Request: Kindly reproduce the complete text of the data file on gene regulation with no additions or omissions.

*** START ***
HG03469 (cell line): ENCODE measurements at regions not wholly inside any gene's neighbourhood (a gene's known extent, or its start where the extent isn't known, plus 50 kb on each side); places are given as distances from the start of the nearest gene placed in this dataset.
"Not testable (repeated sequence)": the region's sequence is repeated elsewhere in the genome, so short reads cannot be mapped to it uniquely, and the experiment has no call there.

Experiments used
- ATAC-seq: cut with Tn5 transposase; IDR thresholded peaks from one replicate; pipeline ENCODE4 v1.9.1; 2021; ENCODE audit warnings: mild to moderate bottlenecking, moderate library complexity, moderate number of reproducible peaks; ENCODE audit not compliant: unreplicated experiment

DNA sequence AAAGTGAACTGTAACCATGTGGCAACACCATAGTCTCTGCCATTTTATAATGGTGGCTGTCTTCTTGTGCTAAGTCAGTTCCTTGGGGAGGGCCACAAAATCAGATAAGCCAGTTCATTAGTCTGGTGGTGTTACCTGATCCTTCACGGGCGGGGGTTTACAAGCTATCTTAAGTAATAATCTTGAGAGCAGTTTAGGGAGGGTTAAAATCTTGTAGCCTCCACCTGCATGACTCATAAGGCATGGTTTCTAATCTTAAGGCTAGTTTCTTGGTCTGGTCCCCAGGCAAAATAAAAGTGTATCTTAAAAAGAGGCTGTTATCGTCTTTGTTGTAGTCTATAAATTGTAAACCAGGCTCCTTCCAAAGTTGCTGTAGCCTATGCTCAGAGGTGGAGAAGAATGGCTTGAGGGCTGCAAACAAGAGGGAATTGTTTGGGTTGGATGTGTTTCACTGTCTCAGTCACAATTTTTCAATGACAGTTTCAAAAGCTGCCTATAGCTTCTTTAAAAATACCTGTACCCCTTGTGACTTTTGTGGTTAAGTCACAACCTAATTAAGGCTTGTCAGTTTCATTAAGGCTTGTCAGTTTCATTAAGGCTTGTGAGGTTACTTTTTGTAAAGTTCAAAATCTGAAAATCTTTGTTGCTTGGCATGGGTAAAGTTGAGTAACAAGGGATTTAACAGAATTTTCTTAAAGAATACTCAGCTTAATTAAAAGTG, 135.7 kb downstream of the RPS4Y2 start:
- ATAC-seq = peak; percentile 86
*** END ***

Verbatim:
HG03469 (cell line): ENCODE measurements at regions not wholly inside any gene's neighbourhood (a gene's known extent, or its start where the extent isn't known, plus 50 kb on each side); places are given as distances from the start of the nearest gene placed in this dataset.
"Not testable (repeated sequence)": the region's sequence is repeated elsewhere in the genome, so short reads cannot be mapped to it uniquely, and the experiment has no call there.

Experiments used
- ATAC-seq: cut with Tn5 transposase; IDR thresholded peaks from one replicate; pipeline ENCODE4 v1.9.1; 2021; ENCODE audit warnings: mild to moderate bottlenecking, moderate library complexity, moderate number of reproducible peaks; ENCODE audit not compliant: unreplicated experiment

DNA sequence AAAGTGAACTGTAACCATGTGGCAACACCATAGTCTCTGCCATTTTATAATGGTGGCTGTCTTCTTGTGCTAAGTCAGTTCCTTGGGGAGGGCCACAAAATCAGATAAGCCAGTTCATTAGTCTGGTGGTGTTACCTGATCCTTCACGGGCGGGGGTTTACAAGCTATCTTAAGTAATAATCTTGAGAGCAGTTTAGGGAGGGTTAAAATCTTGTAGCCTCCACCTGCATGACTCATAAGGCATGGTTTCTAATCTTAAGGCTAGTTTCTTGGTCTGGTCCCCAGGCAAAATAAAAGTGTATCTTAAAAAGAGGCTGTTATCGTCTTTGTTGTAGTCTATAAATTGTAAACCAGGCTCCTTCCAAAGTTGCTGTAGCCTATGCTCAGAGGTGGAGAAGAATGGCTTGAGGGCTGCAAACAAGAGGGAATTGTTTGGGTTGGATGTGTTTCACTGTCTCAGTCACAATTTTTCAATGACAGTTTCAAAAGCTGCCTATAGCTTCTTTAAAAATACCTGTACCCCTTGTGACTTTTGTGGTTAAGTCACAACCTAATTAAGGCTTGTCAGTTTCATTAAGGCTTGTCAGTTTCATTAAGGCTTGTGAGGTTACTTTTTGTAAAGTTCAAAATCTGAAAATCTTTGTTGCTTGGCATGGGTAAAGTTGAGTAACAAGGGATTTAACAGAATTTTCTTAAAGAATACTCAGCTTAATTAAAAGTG, 135.7 kb downstream of the RPS4Y2 start:
- ATAC-seq = peak; percentile 86